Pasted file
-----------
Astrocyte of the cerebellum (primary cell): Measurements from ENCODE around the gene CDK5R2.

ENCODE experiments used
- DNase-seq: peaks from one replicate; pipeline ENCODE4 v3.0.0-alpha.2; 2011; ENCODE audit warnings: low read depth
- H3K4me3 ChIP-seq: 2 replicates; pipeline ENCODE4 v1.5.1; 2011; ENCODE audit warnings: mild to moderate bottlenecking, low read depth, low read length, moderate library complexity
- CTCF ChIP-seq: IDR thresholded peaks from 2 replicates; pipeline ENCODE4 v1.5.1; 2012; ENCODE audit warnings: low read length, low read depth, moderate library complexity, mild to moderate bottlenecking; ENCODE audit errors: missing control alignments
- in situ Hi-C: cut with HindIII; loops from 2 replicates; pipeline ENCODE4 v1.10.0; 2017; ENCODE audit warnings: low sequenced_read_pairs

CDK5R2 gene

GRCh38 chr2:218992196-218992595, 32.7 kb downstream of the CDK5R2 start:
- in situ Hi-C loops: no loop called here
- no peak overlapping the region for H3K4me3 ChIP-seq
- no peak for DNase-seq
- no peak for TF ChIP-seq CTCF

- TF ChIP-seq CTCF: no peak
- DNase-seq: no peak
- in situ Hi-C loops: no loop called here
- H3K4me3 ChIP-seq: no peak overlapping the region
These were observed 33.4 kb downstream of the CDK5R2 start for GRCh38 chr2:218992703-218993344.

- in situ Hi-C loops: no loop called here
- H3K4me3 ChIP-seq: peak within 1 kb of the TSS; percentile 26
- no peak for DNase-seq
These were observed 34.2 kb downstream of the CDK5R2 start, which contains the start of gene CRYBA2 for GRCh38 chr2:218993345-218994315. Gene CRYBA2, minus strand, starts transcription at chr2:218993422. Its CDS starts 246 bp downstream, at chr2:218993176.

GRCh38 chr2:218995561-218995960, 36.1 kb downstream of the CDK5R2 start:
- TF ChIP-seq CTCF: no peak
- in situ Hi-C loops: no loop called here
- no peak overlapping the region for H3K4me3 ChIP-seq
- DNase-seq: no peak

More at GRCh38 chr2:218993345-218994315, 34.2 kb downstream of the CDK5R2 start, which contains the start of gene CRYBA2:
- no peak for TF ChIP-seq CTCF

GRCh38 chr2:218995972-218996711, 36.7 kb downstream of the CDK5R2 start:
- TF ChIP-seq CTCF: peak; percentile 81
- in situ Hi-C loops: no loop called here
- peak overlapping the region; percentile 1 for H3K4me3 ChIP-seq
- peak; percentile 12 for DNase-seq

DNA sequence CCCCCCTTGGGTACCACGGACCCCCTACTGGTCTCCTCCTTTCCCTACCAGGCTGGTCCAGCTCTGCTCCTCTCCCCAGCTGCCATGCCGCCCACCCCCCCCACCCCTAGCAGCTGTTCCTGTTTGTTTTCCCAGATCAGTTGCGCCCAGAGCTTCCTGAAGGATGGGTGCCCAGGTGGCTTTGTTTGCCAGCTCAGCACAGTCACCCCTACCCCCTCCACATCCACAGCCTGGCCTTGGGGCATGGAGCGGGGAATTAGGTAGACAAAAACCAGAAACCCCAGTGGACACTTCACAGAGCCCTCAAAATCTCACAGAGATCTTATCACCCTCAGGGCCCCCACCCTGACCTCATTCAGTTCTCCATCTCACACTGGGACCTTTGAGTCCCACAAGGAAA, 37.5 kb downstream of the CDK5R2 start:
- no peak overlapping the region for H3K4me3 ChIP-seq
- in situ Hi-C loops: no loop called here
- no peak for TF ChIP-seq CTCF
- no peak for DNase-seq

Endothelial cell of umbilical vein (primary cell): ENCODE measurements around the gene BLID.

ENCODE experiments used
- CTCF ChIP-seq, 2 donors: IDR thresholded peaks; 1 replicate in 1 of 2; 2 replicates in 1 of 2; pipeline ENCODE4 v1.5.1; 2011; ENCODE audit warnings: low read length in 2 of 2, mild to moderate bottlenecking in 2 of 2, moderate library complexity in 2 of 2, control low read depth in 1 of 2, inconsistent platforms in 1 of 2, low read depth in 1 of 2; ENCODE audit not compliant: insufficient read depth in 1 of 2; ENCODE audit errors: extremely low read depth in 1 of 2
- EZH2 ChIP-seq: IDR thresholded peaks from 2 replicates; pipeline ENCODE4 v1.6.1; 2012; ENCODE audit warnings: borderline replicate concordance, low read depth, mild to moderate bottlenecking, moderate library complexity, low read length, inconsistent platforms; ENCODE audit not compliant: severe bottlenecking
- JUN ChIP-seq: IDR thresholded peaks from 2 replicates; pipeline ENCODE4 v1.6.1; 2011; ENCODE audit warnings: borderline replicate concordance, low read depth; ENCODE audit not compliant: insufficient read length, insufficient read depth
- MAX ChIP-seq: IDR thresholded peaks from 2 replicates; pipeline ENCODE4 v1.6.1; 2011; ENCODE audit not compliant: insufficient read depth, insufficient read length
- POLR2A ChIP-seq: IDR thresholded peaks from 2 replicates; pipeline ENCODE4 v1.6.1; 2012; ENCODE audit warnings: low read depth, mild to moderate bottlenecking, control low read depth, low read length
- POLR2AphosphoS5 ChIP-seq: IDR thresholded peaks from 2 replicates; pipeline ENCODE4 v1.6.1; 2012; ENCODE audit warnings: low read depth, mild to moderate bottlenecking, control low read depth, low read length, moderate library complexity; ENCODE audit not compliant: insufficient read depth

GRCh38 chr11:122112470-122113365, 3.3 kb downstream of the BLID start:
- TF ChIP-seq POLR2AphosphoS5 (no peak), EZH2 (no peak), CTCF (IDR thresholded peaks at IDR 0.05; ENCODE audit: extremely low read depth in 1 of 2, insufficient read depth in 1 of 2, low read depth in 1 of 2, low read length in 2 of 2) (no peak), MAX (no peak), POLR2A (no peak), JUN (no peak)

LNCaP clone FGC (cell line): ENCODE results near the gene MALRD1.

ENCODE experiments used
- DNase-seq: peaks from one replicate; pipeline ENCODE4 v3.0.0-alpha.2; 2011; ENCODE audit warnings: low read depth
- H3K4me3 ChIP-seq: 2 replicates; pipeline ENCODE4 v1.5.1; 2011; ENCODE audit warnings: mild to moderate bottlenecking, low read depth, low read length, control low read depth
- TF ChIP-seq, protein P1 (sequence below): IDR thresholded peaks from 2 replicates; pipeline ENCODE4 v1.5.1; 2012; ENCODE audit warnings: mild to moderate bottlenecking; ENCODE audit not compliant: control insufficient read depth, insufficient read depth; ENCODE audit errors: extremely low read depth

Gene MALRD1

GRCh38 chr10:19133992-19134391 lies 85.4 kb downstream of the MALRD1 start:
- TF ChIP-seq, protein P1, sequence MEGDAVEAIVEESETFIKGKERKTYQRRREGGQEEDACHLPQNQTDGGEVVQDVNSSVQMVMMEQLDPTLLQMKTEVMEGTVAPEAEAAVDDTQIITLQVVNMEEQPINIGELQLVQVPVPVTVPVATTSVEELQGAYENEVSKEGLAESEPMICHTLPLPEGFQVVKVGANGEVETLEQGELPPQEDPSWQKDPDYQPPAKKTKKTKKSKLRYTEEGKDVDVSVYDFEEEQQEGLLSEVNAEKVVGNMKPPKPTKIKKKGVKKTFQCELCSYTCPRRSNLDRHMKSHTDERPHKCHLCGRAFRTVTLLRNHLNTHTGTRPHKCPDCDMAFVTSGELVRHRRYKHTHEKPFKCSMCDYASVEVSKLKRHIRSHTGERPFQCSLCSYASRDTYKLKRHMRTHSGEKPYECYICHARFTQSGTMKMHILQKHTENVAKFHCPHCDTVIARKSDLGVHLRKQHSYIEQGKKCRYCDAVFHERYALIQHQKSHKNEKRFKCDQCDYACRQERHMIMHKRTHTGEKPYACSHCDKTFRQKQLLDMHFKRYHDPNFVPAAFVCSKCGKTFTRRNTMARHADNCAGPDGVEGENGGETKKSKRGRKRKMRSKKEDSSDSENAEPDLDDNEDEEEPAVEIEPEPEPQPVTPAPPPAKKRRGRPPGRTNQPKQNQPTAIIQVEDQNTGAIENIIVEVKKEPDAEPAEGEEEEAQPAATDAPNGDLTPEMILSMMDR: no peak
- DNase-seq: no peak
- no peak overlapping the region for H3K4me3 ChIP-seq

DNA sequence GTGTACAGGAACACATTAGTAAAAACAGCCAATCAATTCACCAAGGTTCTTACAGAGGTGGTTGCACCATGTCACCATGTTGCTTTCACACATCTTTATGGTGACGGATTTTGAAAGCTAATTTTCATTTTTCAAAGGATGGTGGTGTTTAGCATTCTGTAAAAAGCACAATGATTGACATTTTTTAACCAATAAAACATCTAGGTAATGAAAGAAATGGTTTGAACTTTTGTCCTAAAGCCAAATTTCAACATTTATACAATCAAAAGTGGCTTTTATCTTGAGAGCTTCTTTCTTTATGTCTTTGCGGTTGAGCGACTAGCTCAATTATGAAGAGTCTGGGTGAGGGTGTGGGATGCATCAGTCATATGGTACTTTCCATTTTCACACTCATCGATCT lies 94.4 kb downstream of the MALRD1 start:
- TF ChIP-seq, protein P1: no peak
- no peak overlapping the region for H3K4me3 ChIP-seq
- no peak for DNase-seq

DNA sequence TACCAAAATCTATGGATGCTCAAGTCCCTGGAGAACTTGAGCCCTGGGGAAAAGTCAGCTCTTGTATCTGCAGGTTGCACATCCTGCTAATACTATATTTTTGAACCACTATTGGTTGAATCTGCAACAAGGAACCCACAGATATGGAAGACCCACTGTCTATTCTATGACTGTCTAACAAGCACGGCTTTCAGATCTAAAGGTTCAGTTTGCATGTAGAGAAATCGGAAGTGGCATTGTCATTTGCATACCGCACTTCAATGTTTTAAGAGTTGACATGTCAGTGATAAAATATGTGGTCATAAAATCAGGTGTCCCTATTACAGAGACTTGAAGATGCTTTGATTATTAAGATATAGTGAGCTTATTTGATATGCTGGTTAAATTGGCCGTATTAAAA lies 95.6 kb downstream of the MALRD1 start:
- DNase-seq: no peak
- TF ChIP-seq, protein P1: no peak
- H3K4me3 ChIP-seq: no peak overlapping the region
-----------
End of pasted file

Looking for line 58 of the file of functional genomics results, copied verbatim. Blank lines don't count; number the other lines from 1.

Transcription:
- no peak overlapping the region for H3K4me3 ChIP-seq